I was just a little girl in the sixties, so my memories from the "groovy" era are sketchy at best. I have a vague recollection of black lights, station wagons, white GoGo boots and psychedelic Jimi Hendrix posters on the wall. There were only a handful of channels on the TV, and afternoons were spent playing kick the can or riding our Schwinn Sting-Rays until our mothers called us in for dinner once the street lights came on.
I do remember my older sister wearing bell bottom jeans, love beads and a peace sign necklace. Her bedroom was adorned in rock band and anti-war posters, the lingering scent of sandalwood incense permeating the air. Those were the flower power years, and although my memories are cloudy, it's pretty cool to say that I was alive when Apollo 11 landed on the moon.
By the time the seventies hit, I was happy to shed my adolescence to step into my teen years. It was the "far out" era of CB radios, waterbeds, muscle cars, 8 track tapes, lumpy bean bag chairs and STAR WARS. My biggest problems in life were wondering if the cute boy in B lunch would wave to me or how I was going to memorize all those formulas for my geometry test.
Here's a glimpse of what it was like growing up groovy in the 70s:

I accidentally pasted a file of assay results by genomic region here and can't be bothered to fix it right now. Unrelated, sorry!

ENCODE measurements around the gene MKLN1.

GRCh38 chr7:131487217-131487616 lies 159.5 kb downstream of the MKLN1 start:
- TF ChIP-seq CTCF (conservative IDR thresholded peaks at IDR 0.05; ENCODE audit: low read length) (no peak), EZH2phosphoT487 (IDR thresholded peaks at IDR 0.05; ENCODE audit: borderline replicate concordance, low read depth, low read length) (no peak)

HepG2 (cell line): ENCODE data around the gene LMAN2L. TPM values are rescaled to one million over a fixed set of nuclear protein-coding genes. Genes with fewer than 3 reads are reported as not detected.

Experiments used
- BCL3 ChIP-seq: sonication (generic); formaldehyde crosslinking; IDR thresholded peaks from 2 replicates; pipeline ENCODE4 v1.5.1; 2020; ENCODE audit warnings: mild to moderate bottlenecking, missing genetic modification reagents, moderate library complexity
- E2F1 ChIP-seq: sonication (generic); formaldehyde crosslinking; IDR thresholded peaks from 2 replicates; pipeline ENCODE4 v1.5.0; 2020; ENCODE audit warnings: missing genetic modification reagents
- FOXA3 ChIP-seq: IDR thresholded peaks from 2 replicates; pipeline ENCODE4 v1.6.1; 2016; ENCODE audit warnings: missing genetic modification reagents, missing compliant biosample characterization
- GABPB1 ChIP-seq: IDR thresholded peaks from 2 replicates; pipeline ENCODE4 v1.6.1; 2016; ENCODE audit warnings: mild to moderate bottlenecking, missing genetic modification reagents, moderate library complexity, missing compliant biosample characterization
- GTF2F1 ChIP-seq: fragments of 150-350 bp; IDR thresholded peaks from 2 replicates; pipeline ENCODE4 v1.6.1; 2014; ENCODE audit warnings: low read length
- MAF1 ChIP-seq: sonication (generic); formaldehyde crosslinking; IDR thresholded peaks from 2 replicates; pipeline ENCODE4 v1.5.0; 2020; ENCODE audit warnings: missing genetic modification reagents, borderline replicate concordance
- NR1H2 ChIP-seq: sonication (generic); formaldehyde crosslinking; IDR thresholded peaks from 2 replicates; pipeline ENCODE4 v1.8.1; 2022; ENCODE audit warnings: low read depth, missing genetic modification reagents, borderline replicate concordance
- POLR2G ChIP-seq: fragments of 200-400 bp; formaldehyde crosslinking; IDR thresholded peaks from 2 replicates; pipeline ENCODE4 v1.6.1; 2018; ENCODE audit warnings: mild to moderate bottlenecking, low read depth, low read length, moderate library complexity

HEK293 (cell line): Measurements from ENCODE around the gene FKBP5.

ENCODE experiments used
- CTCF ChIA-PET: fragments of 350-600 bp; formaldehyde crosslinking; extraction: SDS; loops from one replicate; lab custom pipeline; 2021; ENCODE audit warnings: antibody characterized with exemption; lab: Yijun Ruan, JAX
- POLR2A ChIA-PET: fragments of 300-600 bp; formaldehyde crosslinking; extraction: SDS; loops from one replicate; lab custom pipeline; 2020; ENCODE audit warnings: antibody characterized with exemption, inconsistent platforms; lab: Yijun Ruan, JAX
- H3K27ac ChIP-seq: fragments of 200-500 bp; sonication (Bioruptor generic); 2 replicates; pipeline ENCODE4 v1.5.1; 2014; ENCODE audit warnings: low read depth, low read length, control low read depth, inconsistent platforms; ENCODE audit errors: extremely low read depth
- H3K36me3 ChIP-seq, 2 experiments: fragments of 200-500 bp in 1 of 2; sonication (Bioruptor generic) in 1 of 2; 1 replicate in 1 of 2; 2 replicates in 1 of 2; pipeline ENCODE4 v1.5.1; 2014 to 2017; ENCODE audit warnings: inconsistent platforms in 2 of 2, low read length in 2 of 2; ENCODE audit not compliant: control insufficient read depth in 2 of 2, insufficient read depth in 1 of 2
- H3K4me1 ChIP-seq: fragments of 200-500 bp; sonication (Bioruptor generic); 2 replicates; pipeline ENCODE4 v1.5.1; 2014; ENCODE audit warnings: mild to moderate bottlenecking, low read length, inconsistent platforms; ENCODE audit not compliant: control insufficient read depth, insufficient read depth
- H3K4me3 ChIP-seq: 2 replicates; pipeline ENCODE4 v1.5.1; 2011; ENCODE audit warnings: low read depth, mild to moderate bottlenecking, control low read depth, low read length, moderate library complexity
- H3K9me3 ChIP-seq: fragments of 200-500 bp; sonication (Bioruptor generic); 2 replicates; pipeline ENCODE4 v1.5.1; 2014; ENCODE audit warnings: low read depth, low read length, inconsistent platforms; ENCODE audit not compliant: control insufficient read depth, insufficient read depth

The median household income was $11,800; a gallon of gas was .57 cents; a dozen eggs cost .77 cents, and a gallon of milk was $1.57. The average home cost $22,000 in the early seventies and rose to $62,000 at decade's end. The U.S. population in 1975 was 216 million and the life expectancy was between 68-76 years of age.
POPULAR TV SHOWS: I loved racing home from school to watch reruns of oldies such as Twilight Zone, Outer Limits and Dark Shadows. But the popular shows of the decade included M*A*S*H, The Brady Bunch, All In The Family, Laugh-In, Happy Days, Three's Company, Marcus Welby M.D., Fantasy Island, The Love Boat, American Bandstand, The Carol Burnett Show, Johnny Carson, and Saturday Night Live.
BOX OFFICE HITS: I'll never forget catching a taxi to downtown Ft. Lauderdale with my boyfriend to attend the premiere of Jaws. Movies cost $2.00 back then, and the theatre was packed. Needless to say, our beaches were a little less crowded after Jaws made a splash on the screen. Other big hits included The Exorcist, Rocky, American Graffiti, Blazing Saddles, The Deer Hunter, Saturday Night Fever, Animal House, The Rocky Horror Picture Show, One Flew Over the Cuckoo's Nest, Close Encounters of the Third Kind, Grease, The Godfather, Deliverance, and the mega hit STAR WARS.